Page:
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Pirates

Pirates decline 2019 options on Josh Harrison, Jung Ho Kang

Jerry DiPaola
| Wednesday, Oct. 31, 2018, 10:42 a.m.
Pirates third baseman Jung Ho Kang celebrates his solo home run during the eighth inning against the Cardinals Wednesday, Sept. 7, 2016, at PNC Park.
Christopher Horner | Tribune-Review
Pirates third baseman Jung Ho Kang celebrates his solo home run during the eighth inning against the Cardinals Wednesday, Sept. 7, 2016, at PNC Park.

Before the Pittsburgh Pirates can begin retooling their roster for 2019, they needed to discard some parts that once were useful but now cost too much.

The Pirates officially declined to pick up the 2019 options on the contracts of infielders Josh Harrison and Jung Ho Kang on Wednesday, saving $16 million in salary. Both players immediately became free agents.

The Pirates could decide to re-sign Kang, who would have been due $5.5 million, but all that’s left of the Harrison story is where he will play next season.

Harrison, who was due $10.5 million, had been a member of the team since coming over in a trade-deadline deal with the Chicago Cubs in 2009.

He was a utility player through most of his Pirates career, playing seven of the 10 positions, including designated hitter in American League parks in 2012 and ’13. All but pitcher, catcher, first base and center field, which was the domain of his good buddy, Andrew McCutchen, for most of Harrison’s time in Pittsburgh. He spent most of last season as the team’s starting second baseman.

Harrison was not happy when McCutchen and pitcher Gerrit Cole were traded during the 2018 offseason. He spoke his mind publicly before training camp, questioning the direction of Pirates management and saying he would prefer to be traded if the front office wasn’t serious about building a contending team.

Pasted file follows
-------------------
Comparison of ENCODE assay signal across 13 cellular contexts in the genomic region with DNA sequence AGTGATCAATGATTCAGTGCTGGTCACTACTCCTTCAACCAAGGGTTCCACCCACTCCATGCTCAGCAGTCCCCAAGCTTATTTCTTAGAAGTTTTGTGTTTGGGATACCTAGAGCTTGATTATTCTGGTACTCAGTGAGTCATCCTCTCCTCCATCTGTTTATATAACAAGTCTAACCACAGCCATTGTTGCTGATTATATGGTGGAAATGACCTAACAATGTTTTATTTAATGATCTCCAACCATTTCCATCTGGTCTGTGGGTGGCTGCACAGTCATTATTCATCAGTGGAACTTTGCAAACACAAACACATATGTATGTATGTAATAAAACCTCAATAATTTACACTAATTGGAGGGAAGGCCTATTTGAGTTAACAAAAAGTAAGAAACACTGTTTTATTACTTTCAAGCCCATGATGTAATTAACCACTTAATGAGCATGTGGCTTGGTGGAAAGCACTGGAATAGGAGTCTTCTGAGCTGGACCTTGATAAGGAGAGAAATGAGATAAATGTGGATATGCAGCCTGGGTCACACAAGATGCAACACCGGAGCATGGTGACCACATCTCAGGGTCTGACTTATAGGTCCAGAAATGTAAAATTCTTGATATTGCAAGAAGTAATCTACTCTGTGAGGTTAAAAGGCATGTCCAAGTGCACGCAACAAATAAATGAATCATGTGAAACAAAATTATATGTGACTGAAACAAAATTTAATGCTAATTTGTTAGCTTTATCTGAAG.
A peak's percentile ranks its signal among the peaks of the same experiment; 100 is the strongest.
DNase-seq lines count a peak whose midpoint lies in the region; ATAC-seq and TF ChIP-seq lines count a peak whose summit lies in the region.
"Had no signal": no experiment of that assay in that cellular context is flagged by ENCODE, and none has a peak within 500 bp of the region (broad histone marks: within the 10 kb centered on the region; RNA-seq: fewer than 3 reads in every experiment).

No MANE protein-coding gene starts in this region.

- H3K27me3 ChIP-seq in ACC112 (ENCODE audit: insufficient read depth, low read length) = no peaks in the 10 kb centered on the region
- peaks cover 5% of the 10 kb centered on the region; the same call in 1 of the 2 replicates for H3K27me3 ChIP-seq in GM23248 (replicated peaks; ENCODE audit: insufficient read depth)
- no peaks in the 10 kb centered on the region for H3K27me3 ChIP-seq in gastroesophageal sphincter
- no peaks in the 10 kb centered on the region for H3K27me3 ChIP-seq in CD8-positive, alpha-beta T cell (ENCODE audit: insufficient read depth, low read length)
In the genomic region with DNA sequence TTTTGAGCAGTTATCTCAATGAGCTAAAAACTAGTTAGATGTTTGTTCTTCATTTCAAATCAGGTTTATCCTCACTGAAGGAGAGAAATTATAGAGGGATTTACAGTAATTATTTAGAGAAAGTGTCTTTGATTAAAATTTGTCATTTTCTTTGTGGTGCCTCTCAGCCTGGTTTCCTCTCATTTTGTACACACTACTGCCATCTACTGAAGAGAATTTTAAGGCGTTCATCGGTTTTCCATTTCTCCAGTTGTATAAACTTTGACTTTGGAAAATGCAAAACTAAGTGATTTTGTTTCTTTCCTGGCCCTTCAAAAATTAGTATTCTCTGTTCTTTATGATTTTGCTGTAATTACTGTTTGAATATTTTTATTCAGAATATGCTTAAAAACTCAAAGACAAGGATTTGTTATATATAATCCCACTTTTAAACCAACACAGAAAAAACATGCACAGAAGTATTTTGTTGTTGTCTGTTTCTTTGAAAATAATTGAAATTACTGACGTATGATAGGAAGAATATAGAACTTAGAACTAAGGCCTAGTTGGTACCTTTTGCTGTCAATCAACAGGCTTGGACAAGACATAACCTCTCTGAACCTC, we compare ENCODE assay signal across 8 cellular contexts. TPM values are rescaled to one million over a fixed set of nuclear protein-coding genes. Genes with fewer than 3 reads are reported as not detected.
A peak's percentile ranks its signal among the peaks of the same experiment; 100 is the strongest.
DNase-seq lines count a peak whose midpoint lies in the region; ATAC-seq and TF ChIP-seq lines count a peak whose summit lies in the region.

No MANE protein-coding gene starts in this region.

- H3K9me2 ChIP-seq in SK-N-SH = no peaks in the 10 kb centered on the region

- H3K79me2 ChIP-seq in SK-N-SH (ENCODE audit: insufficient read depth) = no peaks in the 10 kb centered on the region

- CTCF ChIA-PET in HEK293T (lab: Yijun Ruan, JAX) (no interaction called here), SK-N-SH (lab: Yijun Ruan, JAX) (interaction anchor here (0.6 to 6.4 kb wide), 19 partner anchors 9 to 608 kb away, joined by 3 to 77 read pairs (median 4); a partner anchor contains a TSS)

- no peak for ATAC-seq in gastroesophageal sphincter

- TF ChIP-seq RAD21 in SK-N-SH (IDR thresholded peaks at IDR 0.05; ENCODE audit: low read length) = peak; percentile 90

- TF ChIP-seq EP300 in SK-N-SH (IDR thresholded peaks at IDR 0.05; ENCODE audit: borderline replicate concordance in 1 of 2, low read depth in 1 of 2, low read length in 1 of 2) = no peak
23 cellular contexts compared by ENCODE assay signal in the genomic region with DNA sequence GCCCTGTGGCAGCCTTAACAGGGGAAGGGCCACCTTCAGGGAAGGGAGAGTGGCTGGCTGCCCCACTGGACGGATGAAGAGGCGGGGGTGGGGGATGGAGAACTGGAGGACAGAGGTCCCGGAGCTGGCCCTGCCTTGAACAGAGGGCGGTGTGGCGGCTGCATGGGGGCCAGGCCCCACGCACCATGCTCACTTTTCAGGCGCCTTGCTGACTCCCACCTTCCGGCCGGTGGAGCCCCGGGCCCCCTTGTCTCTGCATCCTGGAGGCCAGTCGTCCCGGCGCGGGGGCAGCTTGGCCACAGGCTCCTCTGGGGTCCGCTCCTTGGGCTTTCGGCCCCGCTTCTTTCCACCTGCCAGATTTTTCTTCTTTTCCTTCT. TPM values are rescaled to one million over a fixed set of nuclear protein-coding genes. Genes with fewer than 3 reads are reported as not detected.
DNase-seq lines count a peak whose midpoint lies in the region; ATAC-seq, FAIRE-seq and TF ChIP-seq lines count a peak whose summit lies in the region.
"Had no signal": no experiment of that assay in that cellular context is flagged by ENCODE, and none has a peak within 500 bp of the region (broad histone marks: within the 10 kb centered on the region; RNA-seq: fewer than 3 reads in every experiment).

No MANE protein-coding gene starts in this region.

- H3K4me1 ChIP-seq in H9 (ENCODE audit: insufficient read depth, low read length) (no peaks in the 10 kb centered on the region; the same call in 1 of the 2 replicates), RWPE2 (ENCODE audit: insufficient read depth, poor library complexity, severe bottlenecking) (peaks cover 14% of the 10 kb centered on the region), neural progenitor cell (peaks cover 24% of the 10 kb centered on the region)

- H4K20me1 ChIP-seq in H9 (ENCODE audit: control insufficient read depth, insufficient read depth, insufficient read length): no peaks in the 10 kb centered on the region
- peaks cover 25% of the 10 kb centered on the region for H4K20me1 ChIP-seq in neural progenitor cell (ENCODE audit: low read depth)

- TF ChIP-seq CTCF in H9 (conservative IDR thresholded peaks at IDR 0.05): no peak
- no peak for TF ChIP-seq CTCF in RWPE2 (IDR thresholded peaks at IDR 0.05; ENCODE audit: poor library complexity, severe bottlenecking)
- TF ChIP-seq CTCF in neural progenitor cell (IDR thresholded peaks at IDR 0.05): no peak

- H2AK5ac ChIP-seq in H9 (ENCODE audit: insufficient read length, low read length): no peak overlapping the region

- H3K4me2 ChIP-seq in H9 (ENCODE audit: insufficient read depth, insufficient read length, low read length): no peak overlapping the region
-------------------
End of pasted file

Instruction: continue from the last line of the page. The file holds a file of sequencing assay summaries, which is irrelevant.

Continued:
Harrison was the Pirates’ most tenured player, but it’s time to move on now with the emergence of Adam Frazier and young infielders Kevin Kramer and Kevin Newman nearly ready for the majors.

Harrison, 31, played in 97 games last season, but only seven in September while dealing with a lingering hamstring injury. He hit .250 with eight home runs and 37 RBIs.

He hit .277 in eight seasons in Pittsburgh, with 52 home runs and 269 RBIs. He had his best home run season in 2017 (16) and a career-high in RBIs in 2016 (590). He will attract interest in free agency.

“They made the place better,” manager Clint Hurdle said when Harrison and shortstop Jordy Mercer, also a free agent, played their final game at PNC Park on Sept. 23. “There’ll be a day when you walk out, for every one of us. And one of the things you want to hold onto and strive for while you’re here is to make it better than when you came in. They both made it better than when they came in.”

Hurdle replaced both men in the middle of the eighth inning so they could trot off the field and say goodbye to the cheering fans.

“It was kind of cool for me and him to see it through with each other,” Harrison said at the time.

Kang’s story could develop on a different course.

Near the end of the season, Pirates general manager Neal Huntington was asked about Kang’s future and didn’t close the door on a return to Pittsburgh.

“Still to be determined. We’re still working through exactly where he fits,” he said. A week earlier, he told MLB.com, “We like the player. We like the upside. He’s worked hard. He’s done everything that he can do, and he’s still continuing to keep the foot on the gas.”

The Pirates are in the process of determining where Kang might fit in the major-league free agency market and, possibly, with the team. He could be a right-handed hitting alternative to Colin Moran at third base. Kang hit 36 home runs and drove in 120 runs while playing in 229 games for the Pirates in 2015 and ’16.

Kang, who will turn 32 at the outset of next season, missed the entire 2017 season after his work visa was revoked when he was charged with a third DUI in his native South Korea. He received a new work visa in April and spent part of the 2018 season with the Pirates’ minor-league clubs in Bradenton, Fla., and Indianapolis. In 39 at-bats with Indianapolis, he hit .235 with no home runs and five RBIs.

Jerry DiPaola is a Tribune-Review staff writer. You can contact Jerry at jdipaola@tribweb.com or via Twitter @JDiPaola_Trib.

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